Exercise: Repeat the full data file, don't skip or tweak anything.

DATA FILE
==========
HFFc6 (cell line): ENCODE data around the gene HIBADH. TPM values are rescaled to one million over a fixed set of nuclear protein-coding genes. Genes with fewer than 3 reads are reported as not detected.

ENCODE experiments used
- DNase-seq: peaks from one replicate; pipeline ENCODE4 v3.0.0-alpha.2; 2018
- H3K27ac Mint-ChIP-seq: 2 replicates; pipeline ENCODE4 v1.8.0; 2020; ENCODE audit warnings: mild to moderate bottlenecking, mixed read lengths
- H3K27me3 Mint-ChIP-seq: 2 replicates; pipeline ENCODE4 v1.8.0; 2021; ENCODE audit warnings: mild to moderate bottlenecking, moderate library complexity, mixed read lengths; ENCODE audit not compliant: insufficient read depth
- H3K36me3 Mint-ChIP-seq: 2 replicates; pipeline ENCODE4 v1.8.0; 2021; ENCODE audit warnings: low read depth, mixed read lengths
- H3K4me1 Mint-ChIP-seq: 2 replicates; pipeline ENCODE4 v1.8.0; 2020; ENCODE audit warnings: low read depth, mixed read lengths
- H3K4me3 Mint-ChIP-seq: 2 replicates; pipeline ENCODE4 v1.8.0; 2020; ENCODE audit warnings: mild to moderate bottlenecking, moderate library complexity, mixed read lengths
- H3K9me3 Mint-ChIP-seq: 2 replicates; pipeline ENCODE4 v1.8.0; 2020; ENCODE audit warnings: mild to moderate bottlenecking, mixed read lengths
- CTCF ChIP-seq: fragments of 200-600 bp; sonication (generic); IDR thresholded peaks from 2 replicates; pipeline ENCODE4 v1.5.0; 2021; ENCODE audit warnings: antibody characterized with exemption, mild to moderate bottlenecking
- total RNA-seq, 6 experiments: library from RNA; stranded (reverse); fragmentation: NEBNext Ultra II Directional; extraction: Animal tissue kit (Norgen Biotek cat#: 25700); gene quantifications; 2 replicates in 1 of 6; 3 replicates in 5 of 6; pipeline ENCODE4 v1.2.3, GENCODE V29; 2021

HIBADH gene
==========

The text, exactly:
HFFc6 (cell line): ENCODE data around the gene HIBADH. TPM values are rescaled to one million over a fixed set of nuclear protein-coding genes. Genes with fewer than 3 reads are reported as not detected.

ENCODE experiments used
- DNase-seq: peaks from one replicate; pipeline ENCODE4 v3.0.0-alpha.2; 2018
- H3K27ac Mint-ChIP-seq: 2 replicates; pipeline ENCODE4 v1.8.0; 2020; ENCODE audit warnings: mild to moderate bottlenecking, mixed read lengths
- H3K27me3 Mint-ChIP-seq: 2 replicates; pipeline ENCODE4 v1.8.0; 2021; ENCODE audit warnings: mild to moderate bottlenecking, moderate library complexity, mixed read lengths; ENCODE audit not compliant: insufficient read depth
- H3K36me3 Mint-ChIP-seq: 2 replicates; pipeline ENCODE4 v1.8.0; 2021; ENCODE audit warnings: low read depth, mixed read lengths
- H3K4me1 Mint-ChIP-seq: 2 replicates; pipeline ENCODE4 v1.8.0; 2020; ENCODE audit warnings: low read depth, mixed read lengths
- H3K4me3 Mint-ChIP-seq: 2 replicates; pipeline ENCODE4 v1.8.0; 2020; ENCODE audit warnings: mild to moderate bottlenecking, moderate library complexity, mixed read lengths
- H3K9me3 Mint-ChIP-seq: 2 replicates; pipeline ENCODE4 v1.8.0; 2020; ENCODE audit warnings: mild to moderate bottlenecking, mixed read lengths
- CTCF ChIP-seq: fragments of 200-600 bp; sonication (generic); IDR thresholded peaks from 2 replicates; pipeline ENCODE4 v1.5.0; 2021; ENCODE audit warnings: antibody characterized with exemption, mild to moderate bottlenecking
- total RNA-seq, 6 experiments: library from RNA; stranded (reverse); fragmentation: NEBNext Ultra II Directional; extraction: Animal tissue kit (Norgen Biotek cat#: 25700); gene quantifications; 2 replicates in 1 of 6; 3 replicates in 5 of 6; pipeline ENCODE4 v1.2.3, GENCODE V29; 2021

HIBADH gene